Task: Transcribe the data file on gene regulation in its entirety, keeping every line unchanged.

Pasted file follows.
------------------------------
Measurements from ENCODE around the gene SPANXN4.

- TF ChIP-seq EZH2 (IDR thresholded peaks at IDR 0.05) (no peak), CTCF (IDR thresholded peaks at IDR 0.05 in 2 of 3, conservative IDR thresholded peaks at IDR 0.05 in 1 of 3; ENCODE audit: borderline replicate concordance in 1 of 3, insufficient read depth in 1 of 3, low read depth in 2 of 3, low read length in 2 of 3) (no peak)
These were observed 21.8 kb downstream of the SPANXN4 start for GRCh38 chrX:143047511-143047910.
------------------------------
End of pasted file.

Measurements from ENCODE around the gene SPANXN4.

- TF ChIP-seq EZH2 (IDR thresholded peaks at IDR 0.05) (no peak), CTCF (IDR thresholded peaks at IDR 0.05 in 2 of 3, conservative IDR thresholded peaks at IDR 0.05 in 1 of 3; ENCODE audit: borderline replicate concordance in 1 of 3, insufficient read depth in 1 of 3, low read depth in 2 of 3, low read length in 2 of 3) (no peak)
These were observed 21.8 kb downstream of the SPANXN4 start for GRCh38 chrX:143047511-143047910.